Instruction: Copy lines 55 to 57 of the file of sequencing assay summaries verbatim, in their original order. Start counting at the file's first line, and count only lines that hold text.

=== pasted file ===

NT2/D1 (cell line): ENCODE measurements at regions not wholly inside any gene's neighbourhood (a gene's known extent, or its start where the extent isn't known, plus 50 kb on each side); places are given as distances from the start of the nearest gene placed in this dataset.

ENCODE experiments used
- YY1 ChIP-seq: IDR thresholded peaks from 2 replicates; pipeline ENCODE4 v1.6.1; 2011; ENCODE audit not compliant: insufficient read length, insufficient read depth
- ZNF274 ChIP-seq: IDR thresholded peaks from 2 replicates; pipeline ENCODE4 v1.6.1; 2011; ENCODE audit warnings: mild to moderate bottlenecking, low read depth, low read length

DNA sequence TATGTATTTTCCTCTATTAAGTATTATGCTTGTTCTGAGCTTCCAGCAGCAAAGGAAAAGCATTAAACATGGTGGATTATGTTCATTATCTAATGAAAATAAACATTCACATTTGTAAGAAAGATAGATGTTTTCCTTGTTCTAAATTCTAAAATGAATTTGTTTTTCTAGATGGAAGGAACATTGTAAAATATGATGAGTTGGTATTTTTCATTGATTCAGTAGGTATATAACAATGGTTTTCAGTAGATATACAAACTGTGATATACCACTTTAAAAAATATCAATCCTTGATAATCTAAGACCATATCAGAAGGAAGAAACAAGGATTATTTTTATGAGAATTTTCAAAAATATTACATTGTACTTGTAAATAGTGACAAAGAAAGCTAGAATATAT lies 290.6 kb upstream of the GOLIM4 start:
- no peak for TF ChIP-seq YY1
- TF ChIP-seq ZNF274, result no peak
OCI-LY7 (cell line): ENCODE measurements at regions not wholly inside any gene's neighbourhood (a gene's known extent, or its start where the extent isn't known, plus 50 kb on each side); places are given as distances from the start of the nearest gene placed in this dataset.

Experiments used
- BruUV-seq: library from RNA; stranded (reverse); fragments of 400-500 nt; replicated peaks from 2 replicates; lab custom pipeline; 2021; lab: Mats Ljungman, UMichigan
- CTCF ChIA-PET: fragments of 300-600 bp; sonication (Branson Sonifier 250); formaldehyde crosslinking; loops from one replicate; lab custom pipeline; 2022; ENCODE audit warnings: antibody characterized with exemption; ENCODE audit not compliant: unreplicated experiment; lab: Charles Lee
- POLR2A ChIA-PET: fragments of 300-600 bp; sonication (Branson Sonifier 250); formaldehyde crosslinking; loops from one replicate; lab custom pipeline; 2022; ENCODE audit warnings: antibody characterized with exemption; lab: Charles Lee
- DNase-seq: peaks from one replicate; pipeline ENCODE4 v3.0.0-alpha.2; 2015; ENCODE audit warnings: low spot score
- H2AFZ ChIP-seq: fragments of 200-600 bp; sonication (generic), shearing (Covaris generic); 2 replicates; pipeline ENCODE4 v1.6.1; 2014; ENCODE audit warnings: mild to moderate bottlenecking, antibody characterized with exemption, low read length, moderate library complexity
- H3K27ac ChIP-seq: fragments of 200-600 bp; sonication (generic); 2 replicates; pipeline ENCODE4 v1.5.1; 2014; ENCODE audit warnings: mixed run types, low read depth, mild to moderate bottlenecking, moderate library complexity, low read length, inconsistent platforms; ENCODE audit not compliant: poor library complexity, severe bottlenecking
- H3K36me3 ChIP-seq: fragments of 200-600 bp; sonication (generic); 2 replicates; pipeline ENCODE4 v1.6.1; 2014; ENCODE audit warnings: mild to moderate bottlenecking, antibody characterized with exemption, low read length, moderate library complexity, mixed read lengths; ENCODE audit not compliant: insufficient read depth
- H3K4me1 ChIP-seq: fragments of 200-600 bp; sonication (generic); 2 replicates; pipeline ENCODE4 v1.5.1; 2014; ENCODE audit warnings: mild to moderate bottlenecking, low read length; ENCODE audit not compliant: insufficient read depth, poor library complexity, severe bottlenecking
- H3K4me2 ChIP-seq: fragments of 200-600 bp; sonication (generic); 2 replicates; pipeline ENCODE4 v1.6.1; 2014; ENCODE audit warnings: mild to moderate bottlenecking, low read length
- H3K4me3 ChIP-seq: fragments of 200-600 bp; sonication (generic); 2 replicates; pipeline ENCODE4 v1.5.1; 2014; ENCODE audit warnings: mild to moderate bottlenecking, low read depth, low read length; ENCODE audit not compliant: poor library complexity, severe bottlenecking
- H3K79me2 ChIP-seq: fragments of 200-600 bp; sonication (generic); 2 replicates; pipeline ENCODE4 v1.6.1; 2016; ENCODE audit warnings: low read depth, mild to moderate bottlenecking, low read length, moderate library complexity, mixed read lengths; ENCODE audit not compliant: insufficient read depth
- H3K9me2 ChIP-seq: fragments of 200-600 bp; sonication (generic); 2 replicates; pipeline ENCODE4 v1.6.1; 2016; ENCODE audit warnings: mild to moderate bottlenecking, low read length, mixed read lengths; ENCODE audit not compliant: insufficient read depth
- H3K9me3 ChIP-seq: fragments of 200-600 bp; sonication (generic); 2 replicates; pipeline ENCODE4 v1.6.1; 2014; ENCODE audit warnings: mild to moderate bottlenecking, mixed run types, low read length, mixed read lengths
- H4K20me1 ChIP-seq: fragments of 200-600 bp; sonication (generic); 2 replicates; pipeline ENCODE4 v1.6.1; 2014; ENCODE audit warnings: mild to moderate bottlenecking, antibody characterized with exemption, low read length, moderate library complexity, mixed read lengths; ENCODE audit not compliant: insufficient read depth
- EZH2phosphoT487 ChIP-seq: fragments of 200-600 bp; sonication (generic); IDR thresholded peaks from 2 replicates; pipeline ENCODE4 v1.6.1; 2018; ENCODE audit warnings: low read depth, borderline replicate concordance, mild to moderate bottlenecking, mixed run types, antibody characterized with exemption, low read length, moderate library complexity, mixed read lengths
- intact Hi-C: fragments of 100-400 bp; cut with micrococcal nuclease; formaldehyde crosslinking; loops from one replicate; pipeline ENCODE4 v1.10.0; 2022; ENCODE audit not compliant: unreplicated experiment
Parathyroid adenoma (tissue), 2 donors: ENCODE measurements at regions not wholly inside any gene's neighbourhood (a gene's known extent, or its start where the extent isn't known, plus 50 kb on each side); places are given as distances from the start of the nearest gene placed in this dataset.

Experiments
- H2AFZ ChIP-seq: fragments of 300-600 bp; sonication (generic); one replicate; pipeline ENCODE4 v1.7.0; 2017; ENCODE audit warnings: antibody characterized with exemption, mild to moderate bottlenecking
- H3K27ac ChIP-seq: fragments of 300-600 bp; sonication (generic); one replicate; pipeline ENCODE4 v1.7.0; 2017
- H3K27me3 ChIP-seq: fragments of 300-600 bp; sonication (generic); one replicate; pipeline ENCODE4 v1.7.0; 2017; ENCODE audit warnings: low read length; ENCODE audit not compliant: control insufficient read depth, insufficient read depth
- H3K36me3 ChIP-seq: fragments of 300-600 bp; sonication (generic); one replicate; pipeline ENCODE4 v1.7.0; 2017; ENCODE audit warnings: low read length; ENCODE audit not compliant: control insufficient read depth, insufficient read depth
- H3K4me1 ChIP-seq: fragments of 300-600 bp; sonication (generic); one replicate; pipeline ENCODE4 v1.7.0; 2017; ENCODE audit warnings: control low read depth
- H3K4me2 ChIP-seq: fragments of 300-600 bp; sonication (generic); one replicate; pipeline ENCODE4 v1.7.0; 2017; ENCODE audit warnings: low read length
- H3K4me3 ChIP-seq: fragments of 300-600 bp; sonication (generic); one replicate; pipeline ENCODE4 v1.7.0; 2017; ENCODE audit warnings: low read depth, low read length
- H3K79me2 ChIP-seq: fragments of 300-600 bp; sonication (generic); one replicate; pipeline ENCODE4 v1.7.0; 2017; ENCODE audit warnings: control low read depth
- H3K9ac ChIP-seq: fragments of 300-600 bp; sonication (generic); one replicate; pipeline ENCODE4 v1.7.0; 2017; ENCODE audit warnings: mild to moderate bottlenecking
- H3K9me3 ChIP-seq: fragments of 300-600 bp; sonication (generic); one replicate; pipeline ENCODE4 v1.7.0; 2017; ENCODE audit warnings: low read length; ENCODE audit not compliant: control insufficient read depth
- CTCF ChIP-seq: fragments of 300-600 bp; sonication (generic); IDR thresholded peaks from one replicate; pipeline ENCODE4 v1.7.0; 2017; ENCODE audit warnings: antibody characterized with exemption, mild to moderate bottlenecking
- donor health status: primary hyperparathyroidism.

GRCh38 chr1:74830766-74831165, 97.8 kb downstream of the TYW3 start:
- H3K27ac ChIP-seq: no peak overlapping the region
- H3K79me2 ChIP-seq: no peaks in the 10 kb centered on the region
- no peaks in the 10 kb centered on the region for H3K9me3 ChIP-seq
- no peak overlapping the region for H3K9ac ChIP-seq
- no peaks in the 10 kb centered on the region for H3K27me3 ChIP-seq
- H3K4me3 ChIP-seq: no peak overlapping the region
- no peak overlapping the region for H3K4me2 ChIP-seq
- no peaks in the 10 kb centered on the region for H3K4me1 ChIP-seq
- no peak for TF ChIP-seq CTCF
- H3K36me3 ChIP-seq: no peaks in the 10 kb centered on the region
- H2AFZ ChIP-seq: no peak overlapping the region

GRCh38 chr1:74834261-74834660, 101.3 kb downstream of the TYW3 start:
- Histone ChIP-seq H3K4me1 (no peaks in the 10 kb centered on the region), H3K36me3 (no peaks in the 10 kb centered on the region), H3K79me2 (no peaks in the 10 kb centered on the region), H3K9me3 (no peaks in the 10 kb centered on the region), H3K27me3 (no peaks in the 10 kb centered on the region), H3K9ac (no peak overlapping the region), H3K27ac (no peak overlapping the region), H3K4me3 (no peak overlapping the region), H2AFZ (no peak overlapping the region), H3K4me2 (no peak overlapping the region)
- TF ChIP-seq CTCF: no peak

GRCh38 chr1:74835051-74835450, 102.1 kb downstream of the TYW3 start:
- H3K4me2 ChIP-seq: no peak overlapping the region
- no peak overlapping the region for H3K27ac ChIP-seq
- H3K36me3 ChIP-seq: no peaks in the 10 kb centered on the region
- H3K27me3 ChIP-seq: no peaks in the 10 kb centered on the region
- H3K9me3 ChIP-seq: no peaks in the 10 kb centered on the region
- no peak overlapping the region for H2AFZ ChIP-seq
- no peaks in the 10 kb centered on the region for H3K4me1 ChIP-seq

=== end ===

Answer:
GRCh38 chr1:74835051-74835450, 102.1 kb downstream of the TYW3 start:
- H3K4me2 ChIP-seq: no peak overlapping the region
- no peak overlapping the region for H3K27ac ChIP-seq